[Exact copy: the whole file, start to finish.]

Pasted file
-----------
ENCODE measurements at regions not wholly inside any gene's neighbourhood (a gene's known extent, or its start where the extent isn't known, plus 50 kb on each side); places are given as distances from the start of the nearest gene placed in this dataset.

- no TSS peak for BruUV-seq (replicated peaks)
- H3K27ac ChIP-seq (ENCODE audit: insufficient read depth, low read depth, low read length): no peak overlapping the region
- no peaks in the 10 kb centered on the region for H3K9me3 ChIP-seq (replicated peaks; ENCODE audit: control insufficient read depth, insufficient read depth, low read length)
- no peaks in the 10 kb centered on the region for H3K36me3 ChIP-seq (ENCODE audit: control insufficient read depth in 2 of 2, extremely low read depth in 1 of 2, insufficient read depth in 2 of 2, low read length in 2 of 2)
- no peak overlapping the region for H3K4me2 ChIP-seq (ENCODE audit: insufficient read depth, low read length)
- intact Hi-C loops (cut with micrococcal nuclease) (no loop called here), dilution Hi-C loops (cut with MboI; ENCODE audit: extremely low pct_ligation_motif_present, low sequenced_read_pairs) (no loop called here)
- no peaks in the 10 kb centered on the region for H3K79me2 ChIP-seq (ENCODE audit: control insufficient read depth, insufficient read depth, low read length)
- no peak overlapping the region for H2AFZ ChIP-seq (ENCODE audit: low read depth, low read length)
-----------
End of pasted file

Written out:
ENCODE measurements at regions not wholly inside any gene's neighbourhood (a gene's known extent, or its start where the extent isn't known, plus 50 kb on each side); places are given as distances from the start of the nearest gene placed in this dataset.

- no TSS peak for BruUV-seq (replicated peaks)
- H3K27ac ChIP-seq (ENCODE audit: insufficient read depth, low read depth, low read length): no peak overlapping the region
- no peaks in the 10 kb centered on the region for H3K9me3 ChIP-seq (replicated peaks; ENCODE audit: control insufficient read depth, insufficient read depth, low read length)
- no peaks in the 10 kb centered on the region for H3K36me3 ChIP-seq (ENCODE audit: control insufficient read depth in 2 of 2, extremely low read depth in 1 of 2, insufficient read depth in 2 of 2, low read length in 2 of 2)
- no peak overlapping the region for H3K4me2 ChIP-seq (ENCODE audit: insufficient read depth, low read length)
- intact Hi-C loops (cut with micrococcal nuclease) (no loop called here), dilution Hi-C loops (cut with MboI; ENCODE audit: extremely low pct_ligation_motif_present, low sequenced_read_pairs) (no loop called here)
- no peaks in the 10 kb centered on the region for H3K79me2 ChIP-seq (ENCODE audit: control insufficient read depth, insufficient read depth, low read length)
- no peak overlapping the region for H2AFZ ChIP-seq (ENCODE audit: low read depth, low read length)